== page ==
In parallel with optimizing operations through AI, governments must prioritize the establishment of robust data governance frameworks. These frameworks should delineate clear protocols for data collection, storage, and usage, ensuring compliance with regulatory standards and safeguarding resident privacy. Furthermore, continuous monitoring and evaluation mechanisms must be in place to swiftly identify and mitigate any cybersecurity vulnerabilities or threats arising from AI implementation.”

DOJ Appoints First Chief AI Officer. Commentary by Alon Yamin, co-founder and CEO of Copyleaks

“The recent announcement from the US Justice Department naming the first official AI officer reflects the rapid impact AI has made on our world in the last year. It’s a necessary step in regulation to prevent technology misuse and provide transparency around AI for the public, especially pertaining to politics and the upcoming election. It is essential that processes continue to be implemented to help ensure responsible AI use that balances regulation with innovation as we continue to learn more about the scope and capabilities of AI.

AWS removes egress fees. Commentary by Mark Boost, CEO of Civo

“The cloud is broken. The hyperscalers have not delivered on their lofty promises of low costs at scale that they set out more than a decade ago, complicating their offerings with convoluted pricing they are now backtracking on only due to regulatory pressure. Removing egress fees is a step in the right direction but is only one part of the equation. Our research found that 64% of users of the ‘Big Three’ observed an increase in cloud costs in the last 12 months. This situation can be hugely damaging, especially for smaller businesses, making it very difficult for them to build a bespoke, affordable approach to cloud that suits their needs.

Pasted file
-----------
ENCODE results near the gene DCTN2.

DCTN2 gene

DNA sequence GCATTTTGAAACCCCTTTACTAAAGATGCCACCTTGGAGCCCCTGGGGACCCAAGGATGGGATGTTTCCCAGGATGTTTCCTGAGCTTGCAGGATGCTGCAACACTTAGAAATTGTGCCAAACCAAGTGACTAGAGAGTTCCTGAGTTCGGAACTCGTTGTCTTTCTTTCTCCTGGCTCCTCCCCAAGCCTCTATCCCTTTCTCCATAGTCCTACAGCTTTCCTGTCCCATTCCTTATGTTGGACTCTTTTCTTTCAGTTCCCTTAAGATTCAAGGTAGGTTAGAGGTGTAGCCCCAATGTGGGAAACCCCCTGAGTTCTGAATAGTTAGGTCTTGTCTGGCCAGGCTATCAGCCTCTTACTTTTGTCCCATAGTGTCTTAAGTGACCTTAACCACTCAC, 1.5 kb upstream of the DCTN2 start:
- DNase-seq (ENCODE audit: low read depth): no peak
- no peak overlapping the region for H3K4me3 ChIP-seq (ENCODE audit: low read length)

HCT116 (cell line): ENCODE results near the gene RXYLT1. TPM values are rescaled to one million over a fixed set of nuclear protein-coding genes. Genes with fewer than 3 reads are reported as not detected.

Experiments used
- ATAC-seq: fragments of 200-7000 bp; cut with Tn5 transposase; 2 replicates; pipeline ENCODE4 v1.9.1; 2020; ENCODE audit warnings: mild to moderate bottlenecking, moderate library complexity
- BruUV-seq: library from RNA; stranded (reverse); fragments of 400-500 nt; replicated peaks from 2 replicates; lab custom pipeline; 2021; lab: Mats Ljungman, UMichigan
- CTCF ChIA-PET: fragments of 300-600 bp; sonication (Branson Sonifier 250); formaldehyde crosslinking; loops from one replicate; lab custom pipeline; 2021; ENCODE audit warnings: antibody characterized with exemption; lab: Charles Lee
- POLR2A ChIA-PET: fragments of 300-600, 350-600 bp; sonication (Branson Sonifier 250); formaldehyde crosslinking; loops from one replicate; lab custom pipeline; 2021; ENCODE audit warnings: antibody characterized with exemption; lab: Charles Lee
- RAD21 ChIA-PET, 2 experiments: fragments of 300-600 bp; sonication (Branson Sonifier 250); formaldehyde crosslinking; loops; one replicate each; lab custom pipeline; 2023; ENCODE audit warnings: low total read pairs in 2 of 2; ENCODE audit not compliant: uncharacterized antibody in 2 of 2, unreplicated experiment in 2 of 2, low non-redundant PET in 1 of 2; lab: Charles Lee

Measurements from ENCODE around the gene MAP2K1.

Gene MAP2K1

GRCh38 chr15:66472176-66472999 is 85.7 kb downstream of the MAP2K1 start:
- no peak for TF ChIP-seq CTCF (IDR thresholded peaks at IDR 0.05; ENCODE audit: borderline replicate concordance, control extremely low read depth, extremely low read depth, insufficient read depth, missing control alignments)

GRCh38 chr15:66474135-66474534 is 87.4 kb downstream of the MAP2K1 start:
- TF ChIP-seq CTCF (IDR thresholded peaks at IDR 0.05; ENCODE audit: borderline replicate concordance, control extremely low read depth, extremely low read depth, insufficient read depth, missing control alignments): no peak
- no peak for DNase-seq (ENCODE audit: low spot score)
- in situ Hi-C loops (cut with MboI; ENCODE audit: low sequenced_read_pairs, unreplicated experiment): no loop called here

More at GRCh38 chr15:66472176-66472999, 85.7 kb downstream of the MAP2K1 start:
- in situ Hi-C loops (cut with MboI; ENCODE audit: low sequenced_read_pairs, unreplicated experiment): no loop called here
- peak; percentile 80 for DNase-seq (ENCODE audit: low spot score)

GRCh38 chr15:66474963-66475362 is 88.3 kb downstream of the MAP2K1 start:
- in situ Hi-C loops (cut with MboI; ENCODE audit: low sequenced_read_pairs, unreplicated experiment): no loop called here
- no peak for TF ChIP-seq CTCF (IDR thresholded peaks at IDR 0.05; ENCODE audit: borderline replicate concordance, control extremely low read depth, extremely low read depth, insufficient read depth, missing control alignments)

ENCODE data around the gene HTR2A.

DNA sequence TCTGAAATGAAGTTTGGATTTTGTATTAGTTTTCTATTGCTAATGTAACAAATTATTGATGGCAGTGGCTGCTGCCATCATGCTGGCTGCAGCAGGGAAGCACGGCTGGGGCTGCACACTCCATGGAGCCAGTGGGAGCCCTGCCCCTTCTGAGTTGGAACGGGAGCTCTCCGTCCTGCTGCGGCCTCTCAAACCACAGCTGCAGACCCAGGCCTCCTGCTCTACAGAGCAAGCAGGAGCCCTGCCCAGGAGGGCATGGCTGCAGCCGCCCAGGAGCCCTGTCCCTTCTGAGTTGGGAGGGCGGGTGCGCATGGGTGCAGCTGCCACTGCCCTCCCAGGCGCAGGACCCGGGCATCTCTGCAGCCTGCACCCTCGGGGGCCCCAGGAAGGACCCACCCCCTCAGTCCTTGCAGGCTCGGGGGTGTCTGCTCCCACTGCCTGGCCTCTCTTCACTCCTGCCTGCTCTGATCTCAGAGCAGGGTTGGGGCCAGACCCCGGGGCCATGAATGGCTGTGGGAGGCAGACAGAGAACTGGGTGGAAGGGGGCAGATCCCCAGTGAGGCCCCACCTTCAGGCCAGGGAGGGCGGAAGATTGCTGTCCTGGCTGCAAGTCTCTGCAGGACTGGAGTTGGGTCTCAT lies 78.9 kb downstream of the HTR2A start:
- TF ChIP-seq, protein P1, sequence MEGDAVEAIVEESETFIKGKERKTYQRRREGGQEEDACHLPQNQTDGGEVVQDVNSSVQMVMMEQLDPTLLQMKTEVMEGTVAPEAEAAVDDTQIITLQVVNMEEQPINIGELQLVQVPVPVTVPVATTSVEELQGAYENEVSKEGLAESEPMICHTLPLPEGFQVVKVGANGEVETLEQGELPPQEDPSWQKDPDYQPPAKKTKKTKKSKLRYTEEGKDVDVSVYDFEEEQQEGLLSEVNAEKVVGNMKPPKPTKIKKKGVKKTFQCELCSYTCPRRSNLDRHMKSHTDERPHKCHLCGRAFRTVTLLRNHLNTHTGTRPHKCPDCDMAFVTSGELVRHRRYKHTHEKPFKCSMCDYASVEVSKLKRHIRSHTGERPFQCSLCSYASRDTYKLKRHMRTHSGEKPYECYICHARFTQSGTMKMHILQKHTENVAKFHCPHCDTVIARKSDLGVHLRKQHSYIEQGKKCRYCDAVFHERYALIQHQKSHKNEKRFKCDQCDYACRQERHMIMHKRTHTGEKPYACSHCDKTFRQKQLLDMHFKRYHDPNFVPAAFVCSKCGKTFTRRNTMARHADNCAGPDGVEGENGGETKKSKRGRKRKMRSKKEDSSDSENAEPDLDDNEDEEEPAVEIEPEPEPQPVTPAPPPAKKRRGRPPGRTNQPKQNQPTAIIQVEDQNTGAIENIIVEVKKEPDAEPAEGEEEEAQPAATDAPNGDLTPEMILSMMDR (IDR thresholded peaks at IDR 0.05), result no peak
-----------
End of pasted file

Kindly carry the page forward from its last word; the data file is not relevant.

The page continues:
Our focus should be on fairness, transparency, and the customer’s experience at every turn – not the shareholders’ bottom line. Cloud should be about empowering IT teams to experiment and innovate using the technology, finding the services they need, and paying a fair price for them. With this new approach, the cloud can become what it always had the potential to be: an incredible engine of equity in technology, levelling the playing field and ensuring anyone can access cutting-edge tech to innovate and build a successful business.“

The Pragmatic Path to AI Adoption. Commentary by Brett Hansen, Chief Growth Officer at Semarchy